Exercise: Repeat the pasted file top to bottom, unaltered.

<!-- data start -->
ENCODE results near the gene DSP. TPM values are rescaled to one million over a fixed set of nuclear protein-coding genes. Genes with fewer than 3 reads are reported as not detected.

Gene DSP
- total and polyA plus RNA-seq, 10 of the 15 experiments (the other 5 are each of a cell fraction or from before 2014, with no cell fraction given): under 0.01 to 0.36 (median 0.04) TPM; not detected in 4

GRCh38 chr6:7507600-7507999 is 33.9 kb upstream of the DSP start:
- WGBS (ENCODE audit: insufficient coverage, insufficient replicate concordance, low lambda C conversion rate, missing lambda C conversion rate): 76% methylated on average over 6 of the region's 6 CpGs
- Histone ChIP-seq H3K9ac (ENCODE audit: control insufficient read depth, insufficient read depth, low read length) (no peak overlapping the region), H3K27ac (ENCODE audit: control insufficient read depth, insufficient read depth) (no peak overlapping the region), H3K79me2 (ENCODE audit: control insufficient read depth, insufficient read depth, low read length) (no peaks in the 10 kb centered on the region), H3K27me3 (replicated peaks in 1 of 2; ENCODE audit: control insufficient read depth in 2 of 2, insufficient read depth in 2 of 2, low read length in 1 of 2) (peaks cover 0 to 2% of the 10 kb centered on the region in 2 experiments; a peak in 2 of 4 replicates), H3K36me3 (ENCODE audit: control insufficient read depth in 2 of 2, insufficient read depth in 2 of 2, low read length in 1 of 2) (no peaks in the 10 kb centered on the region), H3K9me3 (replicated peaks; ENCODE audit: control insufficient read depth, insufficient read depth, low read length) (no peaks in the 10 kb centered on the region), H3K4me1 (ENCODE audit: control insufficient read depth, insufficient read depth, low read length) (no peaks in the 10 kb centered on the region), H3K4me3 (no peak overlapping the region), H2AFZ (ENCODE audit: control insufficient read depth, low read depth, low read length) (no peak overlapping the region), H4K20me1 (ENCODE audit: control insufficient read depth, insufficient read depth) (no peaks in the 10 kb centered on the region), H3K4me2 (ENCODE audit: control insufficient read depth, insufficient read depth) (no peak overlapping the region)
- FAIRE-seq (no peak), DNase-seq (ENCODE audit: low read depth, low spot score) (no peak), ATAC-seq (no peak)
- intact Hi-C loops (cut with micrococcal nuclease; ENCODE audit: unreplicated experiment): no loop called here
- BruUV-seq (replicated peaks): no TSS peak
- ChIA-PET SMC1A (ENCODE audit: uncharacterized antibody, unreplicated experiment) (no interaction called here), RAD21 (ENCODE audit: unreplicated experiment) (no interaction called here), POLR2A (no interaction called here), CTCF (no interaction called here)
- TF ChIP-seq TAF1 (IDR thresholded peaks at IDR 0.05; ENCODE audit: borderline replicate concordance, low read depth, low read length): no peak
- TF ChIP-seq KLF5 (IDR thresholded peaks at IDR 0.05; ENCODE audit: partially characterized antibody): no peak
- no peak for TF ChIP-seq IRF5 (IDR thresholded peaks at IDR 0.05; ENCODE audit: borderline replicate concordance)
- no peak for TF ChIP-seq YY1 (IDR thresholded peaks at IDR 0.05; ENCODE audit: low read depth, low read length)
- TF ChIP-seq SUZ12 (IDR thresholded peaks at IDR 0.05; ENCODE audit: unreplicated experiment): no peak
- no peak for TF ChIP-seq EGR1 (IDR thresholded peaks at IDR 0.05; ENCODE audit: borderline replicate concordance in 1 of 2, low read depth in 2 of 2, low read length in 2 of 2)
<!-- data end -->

ENCODE results near the gene DSP. TPM values are rescaled to one million over a fixed set of nuclear protein-coding genes. Genes with fewer than 3 reads are reported as not detected.

Gene DSP
- total and polyA plus RNA-seq, 10 of the 15 experiments (the other 5 are each of a cell fraction or from before 2014, with no cell fraction given): under 0.01 to 0.36 (median 0.04) TPM; not detected in 4

GRCh38 chr6:7507600-7507999 is 33.9 kb upstream of the DSP start:
- WGBS (ENCODE audit: insufficient coverage, insufficient replicate concordance, low lambda C conversion rate, missing lambda C conversion rate): 76% methylated on average over 6 of the region's 6 CpGs
- Histone ChIP-seq H3K9ac (ENCODE audit: control insufficient read depth, insufficient read depth, low read length) (no peak overlapping the region), H3K27ac (ENCODE audit: control insufficient read depth, insufficient read depth) (no peak overlapping the region), H3K79me2 (ENCODE audit: control insufficient read depth, insufficient read depth, low read length) (no peaks in the 10 kb centered on the region), H3K27me3 (replicated peaks in 1 of 2; ENCODE audit: control insufficient read depth in 2 of 2, insufficient read depth in 2 of 2, low read length in 1 of 2) (peaks cover 0 to 2% of the 10 kb centered on the region in 2 experiments; a peak in 2 of 4 replicates), H3K36me3 (ENCODE audit: control insufficient read depth in 2 of 2, insufficient read depth in 2 of 2, low read length in 1 of 2) (no peaks in the 10 kb centered on the region), H3K9me3 (replicated peaks; ENCODE audit: control insufficient read depth, insufficient read depth, low read length) (no peaks in the 10 kb centered on the region), H3K4me1 (ENCODE audit: control insufficient read depth, insufficient read depth, low read length) (no peaks in the 10 kb centered on the region), H3K4me3 (no peak overlapping the region), H2AFZ (ENCODE audit: control insufficient read depth, low read depth, low read length) (no peak overlapping the region), H4K20me1 (ENCODE audit: control insufficient read depth, insufficient read depth) (no peaks in the 10 kb centered on the region), H3K4me2 (ENCODE audit: control insufficient read depth, insufficient read depth) (no peak overlapping the region)
- FAIRE-seq (no peak), DNase-seq (ENCODE audit: low read depth, low spot score) (no peak), ATAC-seq (no peak)
- intact Hi-C loops (cut with micrococcal nuclease; ENCODE audit: unreplicated experiment): no loop called here
- BruUV-seq (replicated peaks): no TSS peak
- ChIA-PET SMC1A (ENCODE audit: uncharacterized antibody, unreplicated experiment) (no interaction called here), RAD21 (ENCODE audit: unreplicated experiment) (no interaction called here), POLR2A (no interaction called here), CTCF (no interaction called here)
- TF ChIP-seq TAF1 (IDR thresholded peaks at IDR 0.05; ENCODE audit: borderline replicate concordance, low read depth, low read length): no peak
- TF ChIP-seq KLF5 (IDR thresholded peaks at IDR 0.05; ENCODE audit: partially characterized antibody): no peak
- no peak for TF ChIP-seq IRF5 (IDR thresholded peaks at IDR 0.05; ENCODE audit: borderline replicate concordance)
- no peak for TF ChIP-seq YY1 (IDR thresholded peaks at IDR 0.05; ENCODE audit: low read depth, low read length)
- TF ChIP-seq SUZ12 (IDR thresholded peaks at IDR 0.05; ENCODE audit: unreplicated experiment): no peak
- no peak for TF ChIP-seq EGR1 (IDR thresholded peaks at IDR 0.05; ENCODE audit: borderline replicate concordance in 1 of 2, low read depth in 2 of 2, low read length in 2 of 2)